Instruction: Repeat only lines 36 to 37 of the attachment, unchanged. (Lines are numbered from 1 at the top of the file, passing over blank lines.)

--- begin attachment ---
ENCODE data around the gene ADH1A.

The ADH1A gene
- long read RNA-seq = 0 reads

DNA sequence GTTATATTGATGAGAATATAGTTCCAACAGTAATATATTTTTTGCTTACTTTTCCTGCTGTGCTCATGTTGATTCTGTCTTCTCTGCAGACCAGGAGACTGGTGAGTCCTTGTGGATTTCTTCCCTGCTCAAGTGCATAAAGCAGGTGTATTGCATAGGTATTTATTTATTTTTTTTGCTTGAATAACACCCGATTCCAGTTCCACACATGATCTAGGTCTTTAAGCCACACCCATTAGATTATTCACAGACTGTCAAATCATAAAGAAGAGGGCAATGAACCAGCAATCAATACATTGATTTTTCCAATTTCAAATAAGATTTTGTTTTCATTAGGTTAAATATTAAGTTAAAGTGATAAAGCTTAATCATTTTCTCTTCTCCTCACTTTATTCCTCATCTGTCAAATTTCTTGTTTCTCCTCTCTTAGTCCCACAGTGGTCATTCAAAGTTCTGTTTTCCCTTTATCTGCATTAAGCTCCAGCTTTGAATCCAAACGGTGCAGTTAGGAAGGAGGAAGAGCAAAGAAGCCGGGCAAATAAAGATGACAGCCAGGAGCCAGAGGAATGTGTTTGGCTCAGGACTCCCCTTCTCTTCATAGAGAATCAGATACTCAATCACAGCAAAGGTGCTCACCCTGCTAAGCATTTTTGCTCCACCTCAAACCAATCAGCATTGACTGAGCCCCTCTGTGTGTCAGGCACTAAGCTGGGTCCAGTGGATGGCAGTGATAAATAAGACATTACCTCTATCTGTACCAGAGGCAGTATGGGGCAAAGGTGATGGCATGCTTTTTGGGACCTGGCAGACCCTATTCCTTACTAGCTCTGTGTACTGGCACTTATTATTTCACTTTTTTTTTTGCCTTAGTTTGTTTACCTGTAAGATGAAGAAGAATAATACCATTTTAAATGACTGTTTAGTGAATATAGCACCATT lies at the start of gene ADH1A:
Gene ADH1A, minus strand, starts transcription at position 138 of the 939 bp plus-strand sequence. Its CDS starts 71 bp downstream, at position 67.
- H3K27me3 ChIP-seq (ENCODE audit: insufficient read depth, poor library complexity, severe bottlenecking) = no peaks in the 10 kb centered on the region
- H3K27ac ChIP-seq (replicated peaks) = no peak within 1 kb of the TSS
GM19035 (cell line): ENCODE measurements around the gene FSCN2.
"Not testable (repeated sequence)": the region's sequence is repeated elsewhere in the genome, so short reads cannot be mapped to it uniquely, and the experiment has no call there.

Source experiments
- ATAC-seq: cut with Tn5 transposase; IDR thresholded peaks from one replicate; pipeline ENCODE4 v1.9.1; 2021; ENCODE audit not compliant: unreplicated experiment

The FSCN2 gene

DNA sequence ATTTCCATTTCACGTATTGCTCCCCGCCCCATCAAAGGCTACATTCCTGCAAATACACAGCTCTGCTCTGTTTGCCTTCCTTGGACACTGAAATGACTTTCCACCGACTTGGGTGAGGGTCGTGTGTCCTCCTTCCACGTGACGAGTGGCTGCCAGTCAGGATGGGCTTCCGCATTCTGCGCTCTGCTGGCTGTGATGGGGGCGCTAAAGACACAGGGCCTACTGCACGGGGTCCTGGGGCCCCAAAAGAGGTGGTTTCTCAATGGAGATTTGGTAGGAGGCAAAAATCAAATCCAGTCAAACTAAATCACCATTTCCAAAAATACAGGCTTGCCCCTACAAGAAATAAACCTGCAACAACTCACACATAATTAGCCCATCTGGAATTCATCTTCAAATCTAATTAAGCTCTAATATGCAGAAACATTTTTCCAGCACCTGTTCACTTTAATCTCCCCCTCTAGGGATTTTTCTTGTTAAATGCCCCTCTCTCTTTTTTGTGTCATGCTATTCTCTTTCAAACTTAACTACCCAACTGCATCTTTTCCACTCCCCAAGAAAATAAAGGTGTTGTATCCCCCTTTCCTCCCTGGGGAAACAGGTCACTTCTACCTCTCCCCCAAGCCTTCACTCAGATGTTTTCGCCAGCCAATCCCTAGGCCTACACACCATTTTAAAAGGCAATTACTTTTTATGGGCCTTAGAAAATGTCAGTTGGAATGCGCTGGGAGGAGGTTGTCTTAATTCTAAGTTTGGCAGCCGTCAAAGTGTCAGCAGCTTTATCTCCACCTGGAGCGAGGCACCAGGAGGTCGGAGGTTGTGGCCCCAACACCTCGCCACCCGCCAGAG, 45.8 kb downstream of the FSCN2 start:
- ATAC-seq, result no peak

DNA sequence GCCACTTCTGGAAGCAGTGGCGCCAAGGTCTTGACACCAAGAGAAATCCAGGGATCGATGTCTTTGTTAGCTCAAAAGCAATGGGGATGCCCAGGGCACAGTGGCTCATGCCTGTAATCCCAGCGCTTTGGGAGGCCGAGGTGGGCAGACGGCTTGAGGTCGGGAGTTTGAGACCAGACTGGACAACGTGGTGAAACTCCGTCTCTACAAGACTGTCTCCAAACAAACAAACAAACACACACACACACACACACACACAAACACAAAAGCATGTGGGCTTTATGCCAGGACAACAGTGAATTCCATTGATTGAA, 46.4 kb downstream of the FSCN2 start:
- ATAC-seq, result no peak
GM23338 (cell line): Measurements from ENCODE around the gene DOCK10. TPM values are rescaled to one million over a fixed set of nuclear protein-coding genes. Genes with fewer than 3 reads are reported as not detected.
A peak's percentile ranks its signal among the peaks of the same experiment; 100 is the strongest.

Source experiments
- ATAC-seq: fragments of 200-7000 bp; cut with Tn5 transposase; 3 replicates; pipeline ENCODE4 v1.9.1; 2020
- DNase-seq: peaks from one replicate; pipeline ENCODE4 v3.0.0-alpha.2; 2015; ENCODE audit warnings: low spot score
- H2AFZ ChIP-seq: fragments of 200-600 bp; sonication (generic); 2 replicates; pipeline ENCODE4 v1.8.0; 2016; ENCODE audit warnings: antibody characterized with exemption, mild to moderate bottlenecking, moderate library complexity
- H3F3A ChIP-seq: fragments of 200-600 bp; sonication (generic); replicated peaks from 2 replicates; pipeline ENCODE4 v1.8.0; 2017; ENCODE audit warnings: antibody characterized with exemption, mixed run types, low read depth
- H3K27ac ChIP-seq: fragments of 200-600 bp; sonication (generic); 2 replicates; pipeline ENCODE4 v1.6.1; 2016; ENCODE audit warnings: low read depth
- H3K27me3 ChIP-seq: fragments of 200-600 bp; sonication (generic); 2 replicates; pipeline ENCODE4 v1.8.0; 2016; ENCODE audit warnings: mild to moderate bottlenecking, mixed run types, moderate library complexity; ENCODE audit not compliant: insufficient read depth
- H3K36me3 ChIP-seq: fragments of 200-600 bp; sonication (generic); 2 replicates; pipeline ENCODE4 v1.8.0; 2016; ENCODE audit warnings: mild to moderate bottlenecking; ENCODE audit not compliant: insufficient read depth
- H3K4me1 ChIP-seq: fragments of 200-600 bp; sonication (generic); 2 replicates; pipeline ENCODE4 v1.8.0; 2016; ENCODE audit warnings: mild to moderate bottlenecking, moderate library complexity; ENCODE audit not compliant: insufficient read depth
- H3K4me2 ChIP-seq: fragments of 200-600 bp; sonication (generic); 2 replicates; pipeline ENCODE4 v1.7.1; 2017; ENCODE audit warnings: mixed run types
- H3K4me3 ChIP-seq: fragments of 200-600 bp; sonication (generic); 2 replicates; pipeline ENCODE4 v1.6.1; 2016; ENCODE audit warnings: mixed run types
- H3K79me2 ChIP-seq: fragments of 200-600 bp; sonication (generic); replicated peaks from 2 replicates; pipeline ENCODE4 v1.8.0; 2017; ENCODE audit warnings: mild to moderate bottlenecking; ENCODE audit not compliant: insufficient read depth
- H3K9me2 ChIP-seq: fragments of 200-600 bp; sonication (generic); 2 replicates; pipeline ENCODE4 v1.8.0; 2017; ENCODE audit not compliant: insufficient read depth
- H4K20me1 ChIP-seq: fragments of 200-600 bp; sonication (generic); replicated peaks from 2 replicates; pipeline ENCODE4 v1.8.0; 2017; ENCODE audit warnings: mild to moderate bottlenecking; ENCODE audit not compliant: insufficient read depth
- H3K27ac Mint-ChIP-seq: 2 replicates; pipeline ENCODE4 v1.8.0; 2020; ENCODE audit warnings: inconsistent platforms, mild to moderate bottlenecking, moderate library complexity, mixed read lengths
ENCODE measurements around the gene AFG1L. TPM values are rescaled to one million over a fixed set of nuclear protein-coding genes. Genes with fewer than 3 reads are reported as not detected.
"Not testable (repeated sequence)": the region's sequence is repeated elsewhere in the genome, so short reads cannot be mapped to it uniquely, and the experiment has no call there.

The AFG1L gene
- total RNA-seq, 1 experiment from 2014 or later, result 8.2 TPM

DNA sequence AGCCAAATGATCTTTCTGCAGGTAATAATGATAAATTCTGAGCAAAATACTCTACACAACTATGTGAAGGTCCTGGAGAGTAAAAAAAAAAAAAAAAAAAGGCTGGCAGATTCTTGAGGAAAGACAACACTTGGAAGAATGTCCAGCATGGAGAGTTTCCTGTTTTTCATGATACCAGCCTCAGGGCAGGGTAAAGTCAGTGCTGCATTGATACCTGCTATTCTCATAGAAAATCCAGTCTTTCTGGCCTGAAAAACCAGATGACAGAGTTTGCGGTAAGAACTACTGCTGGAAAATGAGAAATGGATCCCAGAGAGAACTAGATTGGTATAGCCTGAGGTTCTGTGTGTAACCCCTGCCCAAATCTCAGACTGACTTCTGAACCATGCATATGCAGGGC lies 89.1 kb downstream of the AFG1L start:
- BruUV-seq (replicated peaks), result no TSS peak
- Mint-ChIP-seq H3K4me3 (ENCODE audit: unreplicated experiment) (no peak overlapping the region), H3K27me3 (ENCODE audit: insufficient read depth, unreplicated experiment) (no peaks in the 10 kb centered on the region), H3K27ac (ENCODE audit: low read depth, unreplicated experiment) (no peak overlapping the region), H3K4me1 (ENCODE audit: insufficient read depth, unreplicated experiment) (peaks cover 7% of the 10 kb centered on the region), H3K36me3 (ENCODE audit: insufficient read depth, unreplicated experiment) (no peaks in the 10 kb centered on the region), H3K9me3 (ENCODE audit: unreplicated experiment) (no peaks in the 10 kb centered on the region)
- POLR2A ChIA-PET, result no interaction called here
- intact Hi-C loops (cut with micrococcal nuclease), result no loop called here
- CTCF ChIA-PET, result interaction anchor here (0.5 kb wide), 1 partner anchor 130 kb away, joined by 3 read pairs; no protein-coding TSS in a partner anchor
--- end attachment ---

The AFG1L gene
- total RNA-seq, 1 experiment from 2014 or later, result 8.2 TPM